The naked body of 15 year old protester Miss Chan Yin-lam found at sea RIP (part 2)
Updated: Dec 9, 2020
Please read our first blog "The naked body of 15 year old protester Miss Chan Yin-lam found at sea RIP".
Reportedly this is Miss Chan - Love and Light RIP
[Update please see below RFA article of 1 Oct.2020] The narrative of the HK police is that Miss Chan killed herself by suicide: the police still remain insisting that their narrative is correct. The Coroners inquest jury unanimously reached an 'open' conclusion which is that Miss Chan did NOT commit suicide. There remains a conflict between the evidence, HK public and the police!
We once again call for an independent Commission of Inquiry into the HK police from June 2019 until the present! The police and HK government must be held accountable!
It is convenient for both the Chinese Communist Party (CCP) and Hong Kong (HK) police that the truth does not come out since they claim they are "unable" (unwilling?) to open Miss Chan's iPhone. Not only is this disrespectful to Ms. Chan as a child, but it is disrespectful to HK and the international community!
An "open" verdict is the best conclusion that anyone can expect in the current realities of communist HK. The HK public's contentious view remains that she was murdered, as other childen and adult protesters have been.
Children have human rights under the UN Convention on the Rights of the Child (CRC). The single most important group for our future, and the group most discriminated against, are our children!
Despite the signing and ratification of the CRC in 1994, the Legislative Council (LegCo) and HK government not accordingly met their obligations. They have neither legislated nor created policies and practices to protect our most valuable and vulnerable future, our children.
Why have roughly 40% [updated 30%] of all arrests (now totallying more than 10,000) during HK protests disproportionately been children [who account for only 15.3% of population] - some as young as 10 years old?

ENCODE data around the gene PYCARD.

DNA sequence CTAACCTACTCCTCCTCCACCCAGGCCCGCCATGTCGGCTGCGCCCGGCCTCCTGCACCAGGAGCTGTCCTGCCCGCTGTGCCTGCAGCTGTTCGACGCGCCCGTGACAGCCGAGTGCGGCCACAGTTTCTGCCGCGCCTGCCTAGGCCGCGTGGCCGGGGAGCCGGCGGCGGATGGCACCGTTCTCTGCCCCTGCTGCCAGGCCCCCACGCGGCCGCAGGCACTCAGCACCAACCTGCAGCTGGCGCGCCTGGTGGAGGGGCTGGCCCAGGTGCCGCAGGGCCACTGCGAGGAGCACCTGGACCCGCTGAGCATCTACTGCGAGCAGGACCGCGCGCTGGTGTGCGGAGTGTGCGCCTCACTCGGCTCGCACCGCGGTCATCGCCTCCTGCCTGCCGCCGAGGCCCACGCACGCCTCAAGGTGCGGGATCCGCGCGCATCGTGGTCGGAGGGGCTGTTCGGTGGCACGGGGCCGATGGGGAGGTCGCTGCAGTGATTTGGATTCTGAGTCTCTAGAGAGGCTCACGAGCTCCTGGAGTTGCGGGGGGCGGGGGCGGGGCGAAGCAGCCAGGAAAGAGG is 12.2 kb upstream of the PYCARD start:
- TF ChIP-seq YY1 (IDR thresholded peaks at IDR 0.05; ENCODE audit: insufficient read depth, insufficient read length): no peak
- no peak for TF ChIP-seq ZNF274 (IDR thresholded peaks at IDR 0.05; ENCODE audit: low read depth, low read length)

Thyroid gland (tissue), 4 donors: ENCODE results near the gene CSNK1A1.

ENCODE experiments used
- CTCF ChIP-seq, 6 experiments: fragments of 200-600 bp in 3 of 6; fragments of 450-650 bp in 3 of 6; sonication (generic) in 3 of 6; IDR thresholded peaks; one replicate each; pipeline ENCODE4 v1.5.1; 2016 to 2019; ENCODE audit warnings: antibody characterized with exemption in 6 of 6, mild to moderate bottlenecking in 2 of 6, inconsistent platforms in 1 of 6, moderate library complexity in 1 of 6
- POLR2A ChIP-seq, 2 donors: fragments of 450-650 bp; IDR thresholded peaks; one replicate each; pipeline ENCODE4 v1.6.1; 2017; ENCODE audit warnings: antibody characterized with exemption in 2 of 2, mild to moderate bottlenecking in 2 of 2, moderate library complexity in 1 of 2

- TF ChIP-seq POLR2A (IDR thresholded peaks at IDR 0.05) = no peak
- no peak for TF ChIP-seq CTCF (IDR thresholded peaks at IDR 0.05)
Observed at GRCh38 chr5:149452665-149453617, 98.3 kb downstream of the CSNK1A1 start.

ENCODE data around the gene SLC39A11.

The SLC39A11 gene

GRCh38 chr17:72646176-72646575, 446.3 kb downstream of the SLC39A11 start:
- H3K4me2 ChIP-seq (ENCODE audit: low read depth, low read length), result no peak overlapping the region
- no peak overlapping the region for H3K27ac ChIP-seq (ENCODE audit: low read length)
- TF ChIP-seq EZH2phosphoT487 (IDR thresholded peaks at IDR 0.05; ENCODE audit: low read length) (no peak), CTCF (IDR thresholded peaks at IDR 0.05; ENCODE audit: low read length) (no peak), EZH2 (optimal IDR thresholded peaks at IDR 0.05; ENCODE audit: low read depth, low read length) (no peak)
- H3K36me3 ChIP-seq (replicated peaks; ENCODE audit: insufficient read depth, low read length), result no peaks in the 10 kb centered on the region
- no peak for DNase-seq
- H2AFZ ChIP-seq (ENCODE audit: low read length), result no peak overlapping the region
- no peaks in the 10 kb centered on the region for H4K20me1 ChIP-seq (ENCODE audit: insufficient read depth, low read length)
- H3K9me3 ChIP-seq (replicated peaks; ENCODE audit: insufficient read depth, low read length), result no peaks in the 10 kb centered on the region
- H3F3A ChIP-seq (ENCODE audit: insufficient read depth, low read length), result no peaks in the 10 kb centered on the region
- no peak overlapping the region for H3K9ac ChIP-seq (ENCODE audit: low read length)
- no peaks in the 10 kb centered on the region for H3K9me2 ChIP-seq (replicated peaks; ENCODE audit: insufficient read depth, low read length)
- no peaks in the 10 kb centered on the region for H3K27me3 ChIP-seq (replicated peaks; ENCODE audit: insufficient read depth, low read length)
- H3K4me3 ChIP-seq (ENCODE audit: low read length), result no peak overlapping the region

Why are our HK children suffering mental anguish and living in fear, from a direct attack on them in schools by the EDB? They are under attack by the police, directly controlled by the brutal Chinese Communist Party (CCP) who are attacking HK's rule OF law and our Constitution, the Joint Declaration.
Why, oh why....??
All that is wrong about HK is included in this sad, sad tale of a child, a young girl, found dead sea, naked.
The indignity for a young girl, a young soul, for her body to be found naked shows just how vulnerable she and other HK children are - and how helpless we HK adults are against the onslaught by the CCP and their minions, the HK government and HK elites!
What happened to you, Ms. Chan, is OUR world's collective fault - NOT yours - it is what is happening to all of HK and the world under CCP virus!
With Love -
RIP Miss Chan Yin-lam -
Love and light always!
There is NO
- my life
- your life
There is ONLY LIFE!
If I live
or if I die
there is still
LOVE AND PEACE
Hong Kong Siblings Linked to Drowning Death Protests Win US Asylum
RFA 1 October 2020. Reported by Gao Feng and Lau Siu-fung for RFA's Mandarin and Cantonese Services. Translated and edited by Luisetta Mudie.
Two Hong Kong residents who took part in last year's anti-extradition movement, which broadened into calls for greater accountability and fully democratic elections, have been granted political asylum in the United States, RFA has learned.